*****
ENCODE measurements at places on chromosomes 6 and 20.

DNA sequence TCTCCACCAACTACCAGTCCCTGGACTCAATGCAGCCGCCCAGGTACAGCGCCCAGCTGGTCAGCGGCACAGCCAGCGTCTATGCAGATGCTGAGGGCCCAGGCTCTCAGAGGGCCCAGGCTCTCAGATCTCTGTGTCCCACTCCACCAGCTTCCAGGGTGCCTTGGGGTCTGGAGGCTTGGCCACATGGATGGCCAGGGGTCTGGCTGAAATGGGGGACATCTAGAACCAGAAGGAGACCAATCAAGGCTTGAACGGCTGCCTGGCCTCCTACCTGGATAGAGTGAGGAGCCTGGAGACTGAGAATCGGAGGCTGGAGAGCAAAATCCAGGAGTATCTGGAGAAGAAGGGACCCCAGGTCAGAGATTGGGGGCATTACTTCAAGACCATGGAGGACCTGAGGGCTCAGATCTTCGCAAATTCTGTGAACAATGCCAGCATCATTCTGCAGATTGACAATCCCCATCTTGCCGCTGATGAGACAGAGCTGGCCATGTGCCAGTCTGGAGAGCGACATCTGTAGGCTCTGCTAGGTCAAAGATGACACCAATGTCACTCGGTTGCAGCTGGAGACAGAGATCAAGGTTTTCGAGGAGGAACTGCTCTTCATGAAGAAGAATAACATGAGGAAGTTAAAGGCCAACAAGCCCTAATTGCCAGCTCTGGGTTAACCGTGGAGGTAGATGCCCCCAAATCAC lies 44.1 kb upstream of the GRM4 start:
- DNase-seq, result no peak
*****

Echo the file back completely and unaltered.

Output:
ENCODE measurements at places on chromosomes 6 and 20.

DNA sequence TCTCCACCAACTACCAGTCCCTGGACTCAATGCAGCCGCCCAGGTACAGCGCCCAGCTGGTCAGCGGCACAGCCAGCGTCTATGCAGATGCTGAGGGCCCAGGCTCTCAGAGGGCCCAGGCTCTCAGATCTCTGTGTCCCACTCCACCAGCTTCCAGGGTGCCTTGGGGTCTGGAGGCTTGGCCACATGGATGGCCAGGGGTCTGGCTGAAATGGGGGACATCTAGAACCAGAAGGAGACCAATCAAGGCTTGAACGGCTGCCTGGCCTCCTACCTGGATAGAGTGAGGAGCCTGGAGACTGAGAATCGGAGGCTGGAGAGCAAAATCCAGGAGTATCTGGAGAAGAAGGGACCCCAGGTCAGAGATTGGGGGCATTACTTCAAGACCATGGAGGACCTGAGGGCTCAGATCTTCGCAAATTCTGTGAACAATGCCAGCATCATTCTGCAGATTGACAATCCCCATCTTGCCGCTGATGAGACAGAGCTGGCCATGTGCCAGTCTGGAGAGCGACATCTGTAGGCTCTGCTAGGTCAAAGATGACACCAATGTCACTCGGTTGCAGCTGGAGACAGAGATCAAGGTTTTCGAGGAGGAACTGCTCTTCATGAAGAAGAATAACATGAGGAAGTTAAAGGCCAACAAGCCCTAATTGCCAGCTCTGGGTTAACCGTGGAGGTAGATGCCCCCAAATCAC lies 44.1 kb upstream of the GRM4 start:
- DNase-seq, result no peak